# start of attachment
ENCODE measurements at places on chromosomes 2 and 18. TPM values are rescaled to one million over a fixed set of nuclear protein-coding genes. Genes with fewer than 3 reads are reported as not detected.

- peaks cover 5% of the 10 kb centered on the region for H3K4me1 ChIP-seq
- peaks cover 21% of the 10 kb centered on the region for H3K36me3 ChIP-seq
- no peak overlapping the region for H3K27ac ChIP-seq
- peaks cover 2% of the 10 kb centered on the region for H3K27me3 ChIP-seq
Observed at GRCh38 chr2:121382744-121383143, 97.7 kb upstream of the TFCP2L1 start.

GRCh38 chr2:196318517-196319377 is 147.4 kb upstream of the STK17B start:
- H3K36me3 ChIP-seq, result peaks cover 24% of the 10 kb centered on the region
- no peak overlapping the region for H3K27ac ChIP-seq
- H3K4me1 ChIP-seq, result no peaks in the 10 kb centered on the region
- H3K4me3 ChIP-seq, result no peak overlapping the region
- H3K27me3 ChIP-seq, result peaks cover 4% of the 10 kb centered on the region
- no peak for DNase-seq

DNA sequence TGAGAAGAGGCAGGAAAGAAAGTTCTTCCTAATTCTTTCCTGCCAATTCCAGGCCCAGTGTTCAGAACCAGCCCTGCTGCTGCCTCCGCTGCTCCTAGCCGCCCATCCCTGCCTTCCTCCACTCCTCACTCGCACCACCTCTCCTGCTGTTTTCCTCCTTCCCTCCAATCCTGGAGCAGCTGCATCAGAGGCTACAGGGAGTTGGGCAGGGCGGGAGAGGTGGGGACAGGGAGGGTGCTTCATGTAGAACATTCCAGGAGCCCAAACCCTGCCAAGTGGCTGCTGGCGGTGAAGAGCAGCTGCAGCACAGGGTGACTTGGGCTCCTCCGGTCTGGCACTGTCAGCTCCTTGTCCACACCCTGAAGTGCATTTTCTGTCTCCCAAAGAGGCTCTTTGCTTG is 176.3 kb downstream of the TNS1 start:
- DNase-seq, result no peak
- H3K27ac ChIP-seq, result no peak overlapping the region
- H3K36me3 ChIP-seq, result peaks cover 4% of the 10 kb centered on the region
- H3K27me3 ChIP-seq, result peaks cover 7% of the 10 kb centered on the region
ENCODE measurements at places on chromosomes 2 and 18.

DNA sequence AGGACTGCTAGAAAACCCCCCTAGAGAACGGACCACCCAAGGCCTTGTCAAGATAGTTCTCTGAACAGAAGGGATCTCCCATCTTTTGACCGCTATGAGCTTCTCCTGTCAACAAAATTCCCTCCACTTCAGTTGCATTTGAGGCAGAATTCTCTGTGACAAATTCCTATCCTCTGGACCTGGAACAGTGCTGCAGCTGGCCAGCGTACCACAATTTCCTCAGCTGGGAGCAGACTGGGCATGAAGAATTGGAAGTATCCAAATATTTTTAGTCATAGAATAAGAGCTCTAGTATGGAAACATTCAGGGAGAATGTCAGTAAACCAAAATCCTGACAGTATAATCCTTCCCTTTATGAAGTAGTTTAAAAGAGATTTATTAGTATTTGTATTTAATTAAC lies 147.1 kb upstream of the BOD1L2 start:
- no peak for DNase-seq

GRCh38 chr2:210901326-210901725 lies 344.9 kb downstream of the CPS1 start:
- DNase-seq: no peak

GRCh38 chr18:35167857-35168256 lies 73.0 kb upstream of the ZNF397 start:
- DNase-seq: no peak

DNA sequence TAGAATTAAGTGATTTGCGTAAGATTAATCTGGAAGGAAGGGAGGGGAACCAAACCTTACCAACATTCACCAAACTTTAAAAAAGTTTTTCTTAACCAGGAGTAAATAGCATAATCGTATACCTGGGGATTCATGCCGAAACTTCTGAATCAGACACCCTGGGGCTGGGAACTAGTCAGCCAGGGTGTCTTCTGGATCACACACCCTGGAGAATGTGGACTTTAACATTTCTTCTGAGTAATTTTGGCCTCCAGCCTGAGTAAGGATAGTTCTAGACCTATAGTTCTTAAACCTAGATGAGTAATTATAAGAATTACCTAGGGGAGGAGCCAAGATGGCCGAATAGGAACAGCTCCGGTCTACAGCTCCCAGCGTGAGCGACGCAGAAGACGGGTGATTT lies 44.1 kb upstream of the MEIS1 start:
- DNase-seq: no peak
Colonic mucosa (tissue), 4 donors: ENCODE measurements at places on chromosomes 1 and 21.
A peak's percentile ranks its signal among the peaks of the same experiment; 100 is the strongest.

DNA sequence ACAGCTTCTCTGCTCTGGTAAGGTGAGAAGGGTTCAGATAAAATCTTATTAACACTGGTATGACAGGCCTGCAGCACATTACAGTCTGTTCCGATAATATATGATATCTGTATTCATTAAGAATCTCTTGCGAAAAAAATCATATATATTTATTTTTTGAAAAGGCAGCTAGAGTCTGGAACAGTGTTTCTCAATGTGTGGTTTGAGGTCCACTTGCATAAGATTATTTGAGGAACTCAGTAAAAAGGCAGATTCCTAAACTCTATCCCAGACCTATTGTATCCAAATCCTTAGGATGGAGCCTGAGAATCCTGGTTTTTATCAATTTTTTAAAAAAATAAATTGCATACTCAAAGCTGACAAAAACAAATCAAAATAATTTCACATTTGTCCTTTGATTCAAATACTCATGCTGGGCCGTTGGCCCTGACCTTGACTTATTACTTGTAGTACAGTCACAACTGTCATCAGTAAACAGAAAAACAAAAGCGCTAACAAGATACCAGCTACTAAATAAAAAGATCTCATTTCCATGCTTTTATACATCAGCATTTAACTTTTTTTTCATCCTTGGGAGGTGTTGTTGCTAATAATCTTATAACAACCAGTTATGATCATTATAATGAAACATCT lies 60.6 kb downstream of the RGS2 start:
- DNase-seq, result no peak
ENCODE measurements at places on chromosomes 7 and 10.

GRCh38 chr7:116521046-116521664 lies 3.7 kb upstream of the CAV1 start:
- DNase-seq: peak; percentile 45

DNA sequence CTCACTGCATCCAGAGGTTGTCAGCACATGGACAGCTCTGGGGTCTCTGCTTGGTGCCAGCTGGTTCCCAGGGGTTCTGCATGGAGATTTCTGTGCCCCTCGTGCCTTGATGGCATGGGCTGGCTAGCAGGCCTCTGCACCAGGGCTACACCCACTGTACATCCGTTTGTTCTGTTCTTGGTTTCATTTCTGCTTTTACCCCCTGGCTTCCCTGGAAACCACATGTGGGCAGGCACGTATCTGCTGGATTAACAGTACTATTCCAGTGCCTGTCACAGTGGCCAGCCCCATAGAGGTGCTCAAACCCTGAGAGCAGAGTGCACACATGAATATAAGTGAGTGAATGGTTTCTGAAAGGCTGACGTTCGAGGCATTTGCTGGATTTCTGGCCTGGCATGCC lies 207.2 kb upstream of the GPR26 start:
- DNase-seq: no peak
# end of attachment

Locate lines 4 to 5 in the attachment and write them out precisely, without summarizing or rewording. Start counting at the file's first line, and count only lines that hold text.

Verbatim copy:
- no peak overlapping the region for H3K27ac ChIP-seq
- peaks cover 2% of the 10 kb centered on the region for H3K27me3 ChIP-seq